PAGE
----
Thus it is imperative to develop processes that encourage health care providers to talk about patient safety in ways that promote an open exploration of areas of agreement and disagreement. In order to reach that goal, the case study model, developed in collaboration with Rush Medical College, was fine-tuned so that it focused on the identification of topics, issues, learning points, guides, and ideas for improvement, rather than the straightforward identification of errors. By focusing on solutions, we obtained a level of engagement and dialogue across settings that may not otherwise have been achieved. In addition, health care providers reported that once they had successfully discussed the case studies with one another, it became easier to raise and discuss issues that were occurring in their own settings. These discussions, in turn, have led to new understandings of team processes, including an appreciation of ways that health care providers can offer useful and time-saving services to one another.

Finally, we learned that resources can be easily and affordably delivered via e-mail, an issue of importance in financially constrained and geographically isolated rural communities where high tech solutions are often viewed with skepticism. Approaches such as computerized physician order entry (CPOE) systems, for example, seem unaffordable. Throughout this study, health care providers reiterated the need for technologies that are affordable, accessible, time-sensitive, and designed for generalists who work in several departments on a daily basis. Since participating, rural health care providers had a basic understanding of e-mail and many of the hospitals had Web sites, a mechanism for ongoing dialogue and the exchange of information was put in place for the duration of the study.


Our data indicate that rural health care professionals are genuinely concerned about patient safety. They care for people they see every day on Main Street; their lives intersect in the local schools, churches, clubs, stores, and Little League teams. They have a high regard for the network of relationships that tie a community together, often noting, “We are in this together.”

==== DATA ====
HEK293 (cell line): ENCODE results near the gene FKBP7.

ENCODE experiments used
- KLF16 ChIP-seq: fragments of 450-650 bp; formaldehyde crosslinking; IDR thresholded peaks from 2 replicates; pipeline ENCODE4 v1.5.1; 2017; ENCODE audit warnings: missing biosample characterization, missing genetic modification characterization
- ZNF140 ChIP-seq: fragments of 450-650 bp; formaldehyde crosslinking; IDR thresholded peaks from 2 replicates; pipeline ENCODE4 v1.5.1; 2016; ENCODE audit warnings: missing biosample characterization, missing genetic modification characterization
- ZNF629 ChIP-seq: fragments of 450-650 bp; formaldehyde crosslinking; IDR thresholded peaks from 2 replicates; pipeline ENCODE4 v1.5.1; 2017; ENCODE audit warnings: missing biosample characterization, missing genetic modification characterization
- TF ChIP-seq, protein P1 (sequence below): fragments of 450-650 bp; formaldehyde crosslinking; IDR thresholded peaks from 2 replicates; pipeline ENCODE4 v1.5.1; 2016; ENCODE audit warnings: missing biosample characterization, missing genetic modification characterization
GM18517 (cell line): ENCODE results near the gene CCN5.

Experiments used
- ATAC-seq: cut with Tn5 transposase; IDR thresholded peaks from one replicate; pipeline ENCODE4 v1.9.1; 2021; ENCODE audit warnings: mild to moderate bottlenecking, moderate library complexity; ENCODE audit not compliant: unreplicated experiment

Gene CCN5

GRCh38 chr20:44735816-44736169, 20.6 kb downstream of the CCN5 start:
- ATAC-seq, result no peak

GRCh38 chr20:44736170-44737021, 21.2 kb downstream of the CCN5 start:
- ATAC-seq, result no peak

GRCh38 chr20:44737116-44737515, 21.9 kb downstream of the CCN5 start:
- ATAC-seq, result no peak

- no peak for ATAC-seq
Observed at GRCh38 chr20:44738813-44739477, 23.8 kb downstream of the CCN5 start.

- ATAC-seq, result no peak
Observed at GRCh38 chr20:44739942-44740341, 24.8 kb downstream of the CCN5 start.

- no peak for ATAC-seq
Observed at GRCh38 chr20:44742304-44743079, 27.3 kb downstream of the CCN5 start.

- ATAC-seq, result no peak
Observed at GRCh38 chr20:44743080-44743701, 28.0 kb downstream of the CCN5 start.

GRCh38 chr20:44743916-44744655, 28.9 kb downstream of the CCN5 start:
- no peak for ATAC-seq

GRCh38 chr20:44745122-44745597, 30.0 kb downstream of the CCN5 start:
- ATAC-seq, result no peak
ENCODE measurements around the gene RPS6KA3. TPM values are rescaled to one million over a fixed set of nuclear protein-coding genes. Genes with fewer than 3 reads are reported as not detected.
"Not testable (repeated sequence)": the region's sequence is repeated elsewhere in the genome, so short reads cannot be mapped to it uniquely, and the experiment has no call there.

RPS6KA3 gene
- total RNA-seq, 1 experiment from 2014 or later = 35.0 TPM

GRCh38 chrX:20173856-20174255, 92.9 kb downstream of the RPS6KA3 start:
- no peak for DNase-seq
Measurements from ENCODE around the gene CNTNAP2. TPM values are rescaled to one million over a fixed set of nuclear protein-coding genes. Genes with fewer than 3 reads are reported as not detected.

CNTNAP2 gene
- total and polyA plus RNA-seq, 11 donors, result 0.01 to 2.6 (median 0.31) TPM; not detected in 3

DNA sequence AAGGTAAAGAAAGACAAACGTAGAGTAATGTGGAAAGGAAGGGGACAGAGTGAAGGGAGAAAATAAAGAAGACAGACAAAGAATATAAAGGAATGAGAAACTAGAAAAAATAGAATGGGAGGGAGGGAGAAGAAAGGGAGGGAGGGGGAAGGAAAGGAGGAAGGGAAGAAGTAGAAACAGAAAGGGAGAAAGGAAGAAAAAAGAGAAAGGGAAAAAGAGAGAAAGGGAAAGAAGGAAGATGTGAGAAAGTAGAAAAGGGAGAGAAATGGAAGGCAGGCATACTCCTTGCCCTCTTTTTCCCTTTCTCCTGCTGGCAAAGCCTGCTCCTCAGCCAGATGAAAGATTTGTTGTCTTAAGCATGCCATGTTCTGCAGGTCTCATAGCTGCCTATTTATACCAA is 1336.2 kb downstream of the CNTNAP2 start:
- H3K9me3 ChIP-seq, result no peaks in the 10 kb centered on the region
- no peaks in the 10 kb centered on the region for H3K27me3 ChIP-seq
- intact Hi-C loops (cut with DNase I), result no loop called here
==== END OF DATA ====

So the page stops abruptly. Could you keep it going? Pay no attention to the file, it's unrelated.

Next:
At the same time, a network of relationships does not guarantee mutual understanding or shared visions. As a result, decisions about recognizing, reporting, and disclosing errors that occur in rural health care settings have far-reaching consequences. As one administrator noted, “It takes a long time to build trust and no time to lose it.”

Thus rural health care providers strongly affirmed the need for resources that have been developed and tested for the rural environment. They want access to guides and standards of practice that can be implemented in their small settings. They want to know what measures will tell them they are on the right track. Above all, they want integrative, interdisciplinary approaches that will help promote and sustain dialogue.

Although our project has added to the knowledge base relative to patient safety in rural areas, more study is needed. One rural health care provider noted, “I signed on for the project because it had the word ‘rural.’ You don't see that very much.” We believe the lessons learned from this project regarding the organizational, intra- and inter-individual factors that contribute to patient safety, as well as the areas of need and methods for development and dissemination of resources should guide the future research and intervention. Although the traditional research designs using methodologies such as a random assignment to experimental and control groups are often not feasible in resource-strapped rural settings, the use of scientifically rigorous design and psychometrically sound measures is important in order to obtain findings that are reliable and valid as well as to make causal inferences in field settings. Consistent with the literature on conducting research in these settings, 13 we encourage supplementing the use of various quasi-experimental designs with the use of multivariate data, careful assessment of initial differences among participants, and valid operationalization of measures. In addition, the use of a recursive, multi-method approach that fosters a mutually rewarding relationship between the researchers and the participants, and encourages collaboration and trust is of utmost importance in order to ensure successful outcomes of patient safety projects in rural areas.


We express our gratitude to the rural health care providers who have so generously participated in this research study. We also thank Dr. Robert McNutt and his team from Rush Medical College, Chicago, for their generous and rewarding collaboration. Finally, we thank Sarah Shannon, RN, Ph.D., University of Washington, for her assistance in the development of some of the case studies. This work was supported by the grant # R01 HS011930-03 from the Agency for Healthcare Research and Quality.